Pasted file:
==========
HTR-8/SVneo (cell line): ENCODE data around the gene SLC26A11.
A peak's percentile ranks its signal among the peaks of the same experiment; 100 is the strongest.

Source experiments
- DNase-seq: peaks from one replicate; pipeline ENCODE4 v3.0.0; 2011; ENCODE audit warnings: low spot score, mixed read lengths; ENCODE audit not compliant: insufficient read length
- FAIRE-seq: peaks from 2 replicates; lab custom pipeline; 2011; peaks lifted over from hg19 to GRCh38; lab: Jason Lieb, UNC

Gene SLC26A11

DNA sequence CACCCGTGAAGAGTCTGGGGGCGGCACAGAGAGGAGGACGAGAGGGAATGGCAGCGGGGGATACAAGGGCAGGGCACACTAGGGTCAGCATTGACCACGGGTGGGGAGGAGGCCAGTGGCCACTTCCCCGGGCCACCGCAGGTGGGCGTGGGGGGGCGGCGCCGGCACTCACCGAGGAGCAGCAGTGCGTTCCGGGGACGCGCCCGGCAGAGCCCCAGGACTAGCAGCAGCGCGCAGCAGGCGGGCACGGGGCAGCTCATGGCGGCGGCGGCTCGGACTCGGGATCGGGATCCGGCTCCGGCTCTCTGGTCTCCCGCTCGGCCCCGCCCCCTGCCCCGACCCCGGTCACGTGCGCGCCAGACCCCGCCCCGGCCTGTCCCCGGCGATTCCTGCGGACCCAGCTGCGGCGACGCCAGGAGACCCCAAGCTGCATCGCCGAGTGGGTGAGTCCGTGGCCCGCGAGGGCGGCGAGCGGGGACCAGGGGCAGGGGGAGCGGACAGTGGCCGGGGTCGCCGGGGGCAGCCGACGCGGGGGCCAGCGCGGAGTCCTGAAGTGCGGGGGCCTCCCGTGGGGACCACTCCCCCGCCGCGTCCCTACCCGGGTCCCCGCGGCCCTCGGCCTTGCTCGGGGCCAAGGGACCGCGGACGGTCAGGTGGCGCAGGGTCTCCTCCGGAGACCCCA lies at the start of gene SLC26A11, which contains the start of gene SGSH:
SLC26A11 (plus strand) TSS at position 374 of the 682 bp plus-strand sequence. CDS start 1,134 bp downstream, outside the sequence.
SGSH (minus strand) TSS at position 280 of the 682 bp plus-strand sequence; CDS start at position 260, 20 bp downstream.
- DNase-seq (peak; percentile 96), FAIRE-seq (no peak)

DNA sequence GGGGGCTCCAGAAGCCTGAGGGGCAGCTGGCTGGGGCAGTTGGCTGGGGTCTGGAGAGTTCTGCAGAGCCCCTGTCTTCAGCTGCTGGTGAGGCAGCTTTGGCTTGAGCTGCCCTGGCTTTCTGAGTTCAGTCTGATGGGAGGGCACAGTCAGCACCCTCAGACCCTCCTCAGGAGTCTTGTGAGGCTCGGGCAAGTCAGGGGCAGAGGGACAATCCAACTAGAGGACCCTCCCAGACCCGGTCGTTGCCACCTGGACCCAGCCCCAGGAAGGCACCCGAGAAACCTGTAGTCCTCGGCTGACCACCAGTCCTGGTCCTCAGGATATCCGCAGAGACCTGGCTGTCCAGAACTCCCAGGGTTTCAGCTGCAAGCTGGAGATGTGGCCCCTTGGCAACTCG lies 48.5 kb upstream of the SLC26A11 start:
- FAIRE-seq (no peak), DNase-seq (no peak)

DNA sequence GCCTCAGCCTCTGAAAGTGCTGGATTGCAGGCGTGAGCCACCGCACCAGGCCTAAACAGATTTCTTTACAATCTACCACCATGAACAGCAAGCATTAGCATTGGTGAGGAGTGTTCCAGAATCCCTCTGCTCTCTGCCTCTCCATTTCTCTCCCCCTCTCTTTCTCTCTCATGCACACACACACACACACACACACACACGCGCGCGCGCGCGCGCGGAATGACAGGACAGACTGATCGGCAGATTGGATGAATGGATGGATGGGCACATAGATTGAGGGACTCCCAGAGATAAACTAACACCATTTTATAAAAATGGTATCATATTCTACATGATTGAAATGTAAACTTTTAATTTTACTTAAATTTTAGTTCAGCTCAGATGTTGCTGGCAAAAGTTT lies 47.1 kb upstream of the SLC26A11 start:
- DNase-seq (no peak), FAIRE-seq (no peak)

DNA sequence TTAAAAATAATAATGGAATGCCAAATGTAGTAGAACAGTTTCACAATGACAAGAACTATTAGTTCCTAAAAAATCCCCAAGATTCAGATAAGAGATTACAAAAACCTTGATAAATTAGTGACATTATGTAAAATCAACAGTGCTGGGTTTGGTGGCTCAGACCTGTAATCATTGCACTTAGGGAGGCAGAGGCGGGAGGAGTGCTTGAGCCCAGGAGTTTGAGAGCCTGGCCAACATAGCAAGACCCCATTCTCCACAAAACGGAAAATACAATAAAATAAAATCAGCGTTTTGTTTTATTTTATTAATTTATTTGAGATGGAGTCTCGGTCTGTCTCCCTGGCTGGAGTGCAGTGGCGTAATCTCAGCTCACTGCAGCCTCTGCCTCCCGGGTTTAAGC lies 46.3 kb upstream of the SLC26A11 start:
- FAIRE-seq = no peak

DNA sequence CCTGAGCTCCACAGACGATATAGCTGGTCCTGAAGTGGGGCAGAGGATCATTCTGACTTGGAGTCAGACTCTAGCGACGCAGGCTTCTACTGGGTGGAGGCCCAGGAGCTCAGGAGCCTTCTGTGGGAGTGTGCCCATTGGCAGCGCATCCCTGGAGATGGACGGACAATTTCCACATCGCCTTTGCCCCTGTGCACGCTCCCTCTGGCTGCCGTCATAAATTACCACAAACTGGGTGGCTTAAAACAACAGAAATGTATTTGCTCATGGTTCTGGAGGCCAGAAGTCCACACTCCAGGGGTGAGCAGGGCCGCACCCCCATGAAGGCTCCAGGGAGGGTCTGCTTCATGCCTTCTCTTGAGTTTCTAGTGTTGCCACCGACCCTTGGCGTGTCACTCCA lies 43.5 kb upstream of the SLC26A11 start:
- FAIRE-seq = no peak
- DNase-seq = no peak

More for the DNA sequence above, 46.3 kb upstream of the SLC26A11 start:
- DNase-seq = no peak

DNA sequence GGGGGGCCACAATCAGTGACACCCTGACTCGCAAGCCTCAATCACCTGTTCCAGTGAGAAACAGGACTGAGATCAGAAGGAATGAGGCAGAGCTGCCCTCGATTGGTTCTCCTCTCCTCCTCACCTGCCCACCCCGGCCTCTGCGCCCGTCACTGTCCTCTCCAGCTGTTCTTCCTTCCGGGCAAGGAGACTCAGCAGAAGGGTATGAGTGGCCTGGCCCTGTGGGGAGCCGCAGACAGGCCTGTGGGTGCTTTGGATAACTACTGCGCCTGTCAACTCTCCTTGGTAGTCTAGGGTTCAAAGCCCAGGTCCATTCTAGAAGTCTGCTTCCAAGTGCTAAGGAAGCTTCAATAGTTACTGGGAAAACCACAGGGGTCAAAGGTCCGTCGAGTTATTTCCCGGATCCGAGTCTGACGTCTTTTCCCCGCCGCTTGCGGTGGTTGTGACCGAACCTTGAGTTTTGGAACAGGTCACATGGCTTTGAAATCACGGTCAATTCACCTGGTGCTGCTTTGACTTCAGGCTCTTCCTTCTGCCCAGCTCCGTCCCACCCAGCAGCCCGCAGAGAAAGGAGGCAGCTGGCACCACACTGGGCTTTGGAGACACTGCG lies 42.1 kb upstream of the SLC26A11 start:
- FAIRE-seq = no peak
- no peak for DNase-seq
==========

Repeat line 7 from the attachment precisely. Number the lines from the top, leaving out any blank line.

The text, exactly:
DNA sequence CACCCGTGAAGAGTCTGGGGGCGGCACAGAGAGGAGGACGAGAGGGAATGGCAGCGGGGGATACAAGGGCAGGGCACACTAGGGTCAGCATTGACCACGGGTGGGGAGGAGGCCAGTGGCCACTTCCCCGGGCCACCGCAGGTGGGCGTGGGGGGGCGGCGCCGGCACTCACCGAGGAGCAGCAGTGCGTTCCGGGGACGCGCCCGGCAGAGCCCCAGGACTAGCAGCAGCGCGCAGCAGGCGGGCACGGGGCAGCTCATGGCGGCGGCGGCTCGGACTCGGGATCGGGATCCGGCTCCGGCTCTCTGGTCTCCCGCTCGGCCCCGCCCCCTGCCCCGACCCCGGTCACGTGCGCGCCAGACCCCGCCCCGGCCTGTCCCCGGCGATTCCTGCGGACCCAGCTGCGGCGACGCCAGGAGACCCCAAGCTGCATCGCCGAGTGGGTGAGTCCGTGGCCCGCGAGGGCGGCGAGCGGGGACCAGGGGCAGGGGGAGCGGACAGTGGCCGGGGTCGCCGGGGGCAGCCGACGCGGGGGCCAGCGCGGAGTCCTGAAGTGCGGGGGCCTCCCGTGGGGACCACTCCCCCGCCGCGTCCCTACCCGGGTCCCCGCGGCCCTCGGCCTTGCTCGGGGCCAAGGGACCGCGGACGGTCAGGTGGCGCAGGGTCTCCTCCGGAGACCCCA lies at the start of gene SLC26A11, which contains the start of gene SGSH: